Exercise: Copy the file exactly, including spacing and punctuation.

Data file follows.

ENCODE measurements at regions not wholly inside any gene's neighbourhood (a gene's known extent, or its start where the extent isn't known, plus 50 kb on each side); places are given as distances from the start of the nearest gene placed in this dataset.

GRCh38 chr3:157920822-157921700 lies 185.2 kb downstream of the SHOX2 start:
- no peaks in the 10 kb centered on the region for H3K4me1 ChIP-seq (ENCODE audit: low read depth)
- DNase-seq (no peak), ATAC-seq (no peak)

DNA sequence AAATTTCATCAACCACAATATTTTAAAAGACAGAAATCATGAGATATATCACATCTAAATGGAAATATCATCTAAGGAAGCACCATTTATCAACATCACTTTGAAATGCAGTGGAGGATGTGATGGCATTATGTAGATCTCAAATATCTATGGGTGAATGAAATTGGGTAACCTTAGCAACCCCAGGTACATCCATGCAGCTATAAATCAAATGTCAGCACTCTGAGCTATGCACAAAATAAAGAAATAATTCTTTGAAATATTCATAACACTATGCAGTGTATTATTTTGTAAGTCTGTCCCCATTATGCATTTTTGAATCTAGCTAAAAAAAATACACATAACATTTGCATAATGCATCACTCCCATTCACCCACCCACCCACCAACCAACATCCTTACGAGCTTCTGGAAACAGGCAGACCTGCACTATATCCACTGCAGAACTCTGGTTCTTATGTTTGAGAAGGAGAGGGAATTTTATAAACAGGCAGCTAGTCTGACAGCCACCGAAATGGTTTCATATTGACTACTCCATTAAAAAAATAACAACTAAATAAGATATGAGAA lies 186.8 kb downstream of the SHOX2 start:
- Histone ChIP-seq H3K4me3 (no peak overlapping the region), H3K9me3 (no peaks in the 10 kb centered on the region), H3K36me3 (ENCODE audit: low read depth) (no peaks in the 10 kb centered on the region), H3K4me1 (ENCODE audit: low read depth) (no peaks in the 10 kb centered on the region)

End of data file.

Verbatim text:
ENCODE measurements at regions not wholly inside any gene's neighbourhood (a gene's known extent, or its start where the extent isn't known, plus 50 kb on each side); places are given as distances from the start of the nearest gene placed in this dataset.

GRCh38 chr3:157920822-157921700 lies 185.2 kb downstream of the SHOX2 start:
- no peaks in the 10 kb centered on the region for H3K4me1 ChIP-seq (ENCODE audit: low read depth)
- DNase-seq (no peak), ATAC-seq (no peak)

DNA sequence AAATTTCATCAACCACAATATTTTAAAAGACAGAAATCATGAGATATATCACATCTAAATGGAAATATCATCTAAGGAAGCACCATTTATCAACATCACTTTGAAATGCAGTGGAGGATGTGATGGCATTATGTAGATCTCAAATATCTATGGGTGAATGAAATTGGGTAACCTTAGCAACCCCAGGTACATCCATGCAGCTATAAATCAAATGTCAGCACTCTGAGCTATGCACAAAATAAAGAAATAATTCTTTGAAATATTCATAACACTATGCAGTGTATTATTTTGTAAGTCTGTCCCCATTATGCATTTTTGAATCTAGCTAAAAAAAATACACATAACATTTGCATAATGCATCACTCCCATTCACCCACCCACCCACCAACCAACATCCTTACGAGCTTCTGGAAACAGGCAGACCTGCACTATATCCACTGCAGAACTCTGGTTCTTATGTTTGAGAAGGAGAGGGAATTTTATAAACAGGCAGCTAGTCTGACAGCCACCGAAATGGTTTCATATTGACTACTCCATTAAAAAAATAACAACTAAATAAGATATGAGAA lies 186.8 kb downstream of the SHOX2 start:
- Histone ChIP-seq H3K4me3 (no peak overlapping the region), H3K9me3 (no peaks in the 10 kb centered on the region), H3K36me3 (ENCODE audit: low read depth) (no peaks in the 10 kb centered on the region), H3K4me1 (ENCODE audit: low read depth) (no peaks in the 10 kb centered on the region)